What is the proper role of seed data?

Hi,

In my Rails app, I have some parameters whose values change only
infrequently. These parameters are used in computations. Where is the
place for data like this – data that is particular to the
application?

On the one hand, I might think a flat file (yaml) is appropriate, but
maybe I shouldn’t sacrifice the benefit of modeling my parameters as
seed data in the seed.rb file.

Thanks for any comment,

Grar

Grary wrote:

Hi,

In my Rails app, I have some parameters whose values change only
infrequently. These parameters are used in computations. Where is the
place for data like this – data that is particular to the
application?

On the one hand, I might think a flat file (yaml) is appropriate, but
maybe I shouldn’t sacrifice the benefit of modeling my parameters as
seed data in the seed.rb file.

I use seed data in basically two ways:

  1. As a starting point for the production database.

This provides a mean to pre-plan the starting point for the production
database. This might include things like setting up an admin user, user
roles, collections for pull-down lists, etc.

  1. For populating development data.

This provides a convenient way to reset my development database to match
the data where my production environment will start.

I would not, however, use seed data in the way you’re describing.
Instead I would use either a static configuration file or use the
database. For data that I would never want the users to be able to
change I would use a configuration file (a sort of property list). For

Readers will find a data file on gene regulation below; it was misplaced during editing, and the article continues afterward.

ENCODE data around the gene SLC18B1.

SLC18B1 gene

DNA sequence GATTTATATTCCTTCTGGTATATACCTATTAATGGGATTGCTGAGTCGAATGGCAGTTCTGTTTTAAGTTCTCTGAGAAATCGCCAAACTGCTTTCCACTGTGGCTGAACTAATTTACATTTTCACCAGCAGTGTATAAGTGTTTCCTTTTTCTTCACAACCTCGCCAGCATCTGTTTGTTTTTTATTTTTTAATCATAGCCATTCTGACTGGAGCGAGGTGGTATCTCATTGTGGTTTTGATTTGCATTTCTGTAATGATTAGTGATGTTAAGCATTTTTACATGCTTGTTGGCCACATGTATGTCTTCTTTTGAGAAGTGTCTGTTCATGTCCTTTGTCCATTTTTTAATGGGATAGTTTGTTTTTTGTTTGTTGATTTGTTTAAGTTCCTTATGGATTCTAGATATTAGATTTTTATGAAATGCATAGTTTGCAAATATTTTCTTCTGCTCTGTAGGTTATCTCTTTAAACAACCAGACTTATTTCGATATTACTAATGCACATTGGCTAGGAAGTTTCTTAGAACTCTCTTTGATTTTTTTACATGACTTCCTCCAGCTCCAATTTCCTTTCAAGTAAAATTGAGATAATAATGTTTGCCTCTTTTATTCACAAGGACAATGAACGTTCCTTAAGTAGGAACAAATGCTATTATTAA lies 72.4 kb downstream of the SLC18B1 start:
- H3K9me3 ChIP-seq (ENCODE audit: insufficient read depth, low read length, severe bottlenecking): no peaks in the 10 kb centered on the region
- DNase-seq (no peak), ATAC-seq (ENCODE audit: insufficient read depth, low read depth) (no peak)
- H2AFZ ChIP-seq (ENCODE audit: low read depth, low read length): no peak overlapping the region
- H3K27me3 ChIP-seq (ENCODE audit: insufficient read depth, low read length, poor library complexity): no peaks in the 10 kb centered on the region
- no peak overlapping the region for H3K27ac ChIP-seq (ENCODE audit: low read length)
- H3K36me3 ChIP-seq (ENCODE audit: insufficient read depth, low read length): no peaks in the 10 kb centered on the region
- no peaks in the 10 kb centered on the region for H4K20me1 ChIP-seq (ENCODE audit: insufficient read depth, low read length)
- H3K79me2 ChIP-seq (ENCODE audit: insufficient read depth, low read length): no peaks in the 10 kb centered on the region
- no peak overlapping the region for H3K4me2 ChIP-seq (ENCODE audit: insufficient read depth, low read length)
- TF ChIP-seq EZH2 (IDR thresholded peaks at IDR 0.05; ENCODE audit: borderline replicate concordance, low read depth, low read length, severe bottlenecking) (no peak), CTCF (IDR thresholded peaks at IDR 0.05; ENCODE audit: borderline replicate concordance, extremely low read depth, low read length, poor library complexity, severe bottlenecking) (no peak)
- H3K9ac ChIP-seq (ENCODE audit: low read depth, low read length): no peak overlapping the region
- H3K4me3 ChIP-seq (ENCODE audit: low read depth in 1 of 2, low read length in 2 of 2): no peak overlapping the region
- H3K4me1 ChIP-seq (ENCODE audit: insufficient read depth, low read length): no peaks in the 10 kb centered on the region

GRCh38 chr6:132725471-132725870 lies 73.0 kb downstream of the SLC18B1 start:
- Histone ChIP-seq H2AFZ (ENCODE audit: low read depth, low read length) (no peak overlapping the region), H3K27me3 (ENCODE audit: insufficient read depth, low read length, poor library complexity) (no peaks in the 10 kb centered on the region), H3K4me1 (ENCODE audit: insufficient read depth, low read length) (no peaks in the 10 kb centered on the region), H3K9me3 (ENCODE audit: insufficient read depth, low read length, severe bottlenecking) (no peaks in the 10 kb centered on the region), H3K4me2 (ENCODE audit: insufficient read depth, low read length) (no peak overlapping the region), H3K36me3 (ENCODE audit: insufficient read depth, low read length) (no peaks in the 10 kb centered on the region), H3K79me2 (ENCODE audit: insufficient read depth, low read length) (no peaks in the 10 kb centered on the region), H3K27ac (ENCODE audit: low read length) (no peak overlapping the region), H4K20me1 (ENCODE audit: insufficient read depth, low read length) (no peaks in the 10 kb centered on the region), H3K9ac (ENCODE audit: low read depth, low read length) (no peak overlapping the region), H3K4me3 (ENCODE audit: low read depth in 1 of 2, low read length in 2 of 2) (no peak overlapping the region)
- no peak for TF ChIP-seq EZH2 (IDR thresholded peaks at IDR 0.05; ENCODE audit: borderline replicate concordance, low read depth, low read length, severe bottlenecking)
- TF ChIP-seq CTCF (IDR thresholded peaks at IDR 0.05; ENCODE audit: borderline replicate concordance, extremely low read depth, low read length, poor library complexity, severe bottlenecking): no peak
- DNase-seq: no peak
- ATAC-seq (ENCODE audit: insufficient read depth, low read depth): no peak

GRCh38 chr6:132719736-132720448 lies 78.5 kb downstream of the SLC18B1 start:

data that could possibly be altered by the users, or administrators, I
would use the database to store the values.

Think of seed data as a means of “bootstrapping” your database. You
would likely only ever run the seed data script once on the production
database, but possibly many times on the development database.

Robert,

Thanks for your reply, you really nail it:

Instead I would use either a static configuration file or use the
database. For data that I would never want the users to be able to
change I would use a configuration file (a sort of property list). For
data that could possibly be altered by the users, or administrators, I
would use the database to store the values.

Please appreciate that, for a novice, the integration of database with
model is so tight, it’s hard to think about a Rails web app using a
database without going through a model!

So, I think that my data should be accessible by administrators, but
what is the Rails mechanism for that access? Am I going to be issuing
raw SQL commands?

Thanks for any additional comment,

Grary

Grary wrote:

So, I think that my data should be accessible by administrators, but
what is the Rails mechanism for that access? Am I going to be issuing
raw SQL commands?

Essentially, anything that can be stored in a database table can be
modeled. From what I understand from your original post, you have a set
of values that could possibly be changed, but not often.

Let’s make sure I understand your requirements:

  • You need to store a list of values that are to be used in in
    calculations.
  • There is a fixed number of different parameters. Let’s call them (x, y
    & z).